No Job? – There could be any number of reasons for not having a job. The fact that you have found yourself in this particular situation at this point in time combined with the fact that you are unhappy with your current situation simply means that it is about time that you do something about it. Understand that you are not alone. Also understand that the same models and techniques that are used in managing corporations can also be used and applied to your situation.
Peter Drucker is a scholar, author, and is often described as the ‘father of modern management’. He believed that most employees are intelligent, rational and hardworking people. He also believed that if organizations had problems, it was often because those in management had outdated ideas, had too narrow a view of what the real problem was, or that the people within the organization were not communicating their needs clearly. Among the many fundamental teachings of Drucker, you will find the following truisms, “The best way to predict the future is to create it;” and that, “What gets measured gets done.”
However you choose to take on the challenge of finding a new job or a new career, it is critical that you do it, as Drucker suggests, in a SMART manner. Your plans need to be, Specific, Measurable, Achievable, Realistic, and Time-bound.
Step One: Understand that you are in a position of tremendous opportunity. Take the time to clarify, in as much detail as possible, exactly what it is that you seek. Recall your personal history and ask yourself the only real question that matters, and that is, “What brings you joy?” Understand that there is no correct or incorrect answer to this question. Once you can answer this question for yourself, and fully understand that only YOU have the answer to this question, the next step is to identify the necessary actions that will bring you closer to that which you seek. Set a SMART goal for yourself.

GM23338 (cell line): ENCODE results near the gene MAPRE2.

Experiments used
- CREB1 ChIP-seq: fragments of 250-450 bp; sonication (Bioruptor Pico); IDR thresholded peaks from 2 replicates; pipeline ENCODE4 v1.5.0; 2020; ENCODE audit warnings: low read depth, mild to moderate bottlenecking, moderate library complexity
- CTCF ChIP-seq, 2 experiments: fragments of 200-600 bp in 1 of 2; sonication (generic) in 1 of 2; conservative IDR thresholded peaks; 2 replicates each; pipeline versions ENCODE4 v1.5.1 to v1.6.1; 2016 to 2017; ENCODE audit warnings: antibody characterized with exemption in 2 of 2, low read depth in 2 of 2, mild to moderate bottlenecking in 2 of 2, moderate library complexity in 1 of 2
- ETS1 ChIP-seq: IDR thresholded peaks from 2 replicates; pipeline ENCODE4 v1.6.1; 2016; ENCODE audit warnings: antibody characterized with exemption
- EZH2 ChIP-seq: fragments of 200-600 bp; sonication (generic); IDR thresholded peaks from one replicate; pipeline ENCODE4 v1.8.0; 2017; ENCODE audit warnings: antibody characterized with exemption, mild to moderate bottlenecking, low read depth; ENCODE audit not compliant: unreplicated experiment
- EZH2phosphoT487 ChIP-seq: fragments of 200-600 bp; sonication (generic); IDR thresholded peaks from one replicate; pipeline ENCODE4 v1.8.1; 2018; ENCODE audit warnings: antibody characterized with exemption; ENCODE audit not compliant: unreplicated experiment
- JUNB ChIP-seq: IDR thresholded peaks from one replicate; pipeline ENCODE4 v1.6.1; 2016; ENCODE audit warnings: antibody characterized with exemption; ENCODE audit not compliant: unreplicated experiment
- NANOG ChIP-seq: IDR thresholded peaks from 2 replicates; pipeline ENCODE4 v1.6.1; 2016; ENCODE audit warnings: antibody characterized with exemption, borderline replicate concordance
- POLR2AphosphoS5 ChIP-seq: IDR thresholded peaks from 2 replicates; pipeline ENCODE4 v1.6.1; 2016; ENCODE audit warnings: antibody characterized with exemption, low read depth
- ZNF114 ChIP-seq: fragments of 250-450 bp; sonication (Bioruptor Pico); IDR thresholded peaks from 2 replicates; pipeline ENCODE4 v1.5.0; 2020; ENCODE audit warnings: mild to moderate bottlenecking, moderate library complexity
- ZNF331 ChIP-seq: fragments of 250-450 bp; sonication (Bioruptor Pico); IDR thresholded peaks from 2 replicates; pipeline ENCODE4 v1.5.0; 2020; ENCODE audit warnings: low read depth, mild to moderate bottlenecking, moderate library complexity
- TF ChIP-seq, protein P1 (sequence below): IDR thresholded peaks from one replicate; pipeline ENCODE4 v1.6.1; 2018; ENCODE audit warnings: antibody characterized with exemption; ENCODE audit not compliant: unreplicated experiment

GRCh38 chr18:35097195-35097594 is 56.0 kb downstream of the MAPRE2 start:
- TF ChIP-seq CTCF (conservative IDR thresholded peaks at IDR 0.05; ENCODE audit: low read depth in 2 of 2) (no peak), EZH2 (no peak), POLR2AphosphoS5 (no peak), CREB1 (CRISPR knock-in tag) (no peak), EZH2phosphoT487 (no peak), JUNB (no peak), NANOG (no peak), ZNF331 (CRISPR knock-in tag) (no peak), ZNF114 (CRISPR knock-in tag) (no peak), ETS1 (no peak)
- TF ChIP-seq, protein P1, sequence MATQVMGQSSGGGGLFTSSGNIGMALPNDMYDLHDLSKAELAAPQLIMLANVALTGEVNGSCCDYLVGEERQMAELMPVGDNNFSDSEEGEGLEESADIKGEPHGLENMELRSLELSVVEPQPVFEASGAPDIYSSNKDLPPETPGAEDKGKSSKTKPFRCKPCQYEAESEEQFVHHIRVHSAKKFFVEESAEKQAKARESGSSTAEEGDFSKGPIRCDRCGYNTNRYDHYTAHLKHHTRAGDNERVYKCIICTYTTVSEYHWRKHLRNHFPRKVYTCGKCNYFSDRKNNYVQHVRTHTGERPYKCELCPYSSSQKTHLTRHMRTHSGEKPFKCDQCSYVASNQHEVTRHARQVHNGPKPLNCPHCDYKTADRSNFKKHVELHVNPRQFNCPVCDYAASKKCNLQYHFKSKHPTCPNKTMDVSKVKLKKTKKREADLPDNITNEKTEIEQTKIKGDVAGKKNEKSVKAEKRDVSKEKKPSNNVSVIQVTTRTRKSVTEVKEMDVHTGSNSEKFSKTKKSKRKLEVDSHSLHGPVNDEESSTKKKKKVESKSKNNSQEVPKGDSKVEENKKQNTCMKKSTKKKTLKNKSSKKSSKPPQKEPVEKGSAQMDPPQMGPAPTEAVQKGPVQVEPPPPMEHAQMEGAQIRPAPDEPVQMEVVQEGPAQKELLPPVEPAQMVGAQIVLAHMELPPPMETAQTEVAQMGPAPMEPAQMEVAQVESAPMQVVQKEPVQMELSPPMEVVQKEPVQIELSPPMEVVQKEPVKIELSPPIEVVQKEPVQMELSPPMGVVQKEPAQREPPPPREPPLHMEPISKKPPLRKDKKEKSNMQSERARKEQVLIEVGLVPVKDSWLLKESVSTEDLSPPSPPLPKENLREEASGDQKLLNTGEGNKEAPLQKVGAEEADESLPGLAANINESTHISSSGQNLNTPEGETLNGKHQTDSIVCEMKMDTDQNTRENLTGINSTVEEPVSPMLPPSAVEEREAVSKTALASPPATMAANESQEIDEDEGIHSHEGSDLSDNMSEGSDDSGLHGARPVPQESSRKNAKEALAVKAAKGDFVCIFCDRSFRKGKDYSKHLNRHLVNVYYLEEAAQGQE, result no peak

To illustrate, the goal statement that, “I want a job” is not a SMART goal. A good example of a SMART goal could be, “I want to earn X amount of take home income [per hour, week, month, year per annum] by working number of hours [per day, week, month or year] doing task Y.” Although it is easy to identify a SMART goal, creating a personal SMART goal can be far more challenging. The key lays in being able to answer any question that relates to the SMART goal with either a ‘yes’ or a ‘no’. To be effective, all questions related to the SMART goal need to be answered with a ‘Yes’. The desire to earn X amount of money for doing a particular task in a fixed amount of time is very clear, and can be answered with either a ‘Yes’ or a ‘No.’
Step Two: Ask yourself the following question,” Do I have the necessary skills and/or training to perform the desired task?” If the answer to this question is ‘Yes’, move on to Step Three. If the answer is, ‘No’, then you need to identify the SMART goals that will give you those necessary skills. Understand that these SMART goals need not necessarily be identify as immediate or short-term goals. Also understand that you own these goals and that all goals, including SMART ones can change according to your specific needs. If you find it necessary to change any of your original SMART goals, don’t panic.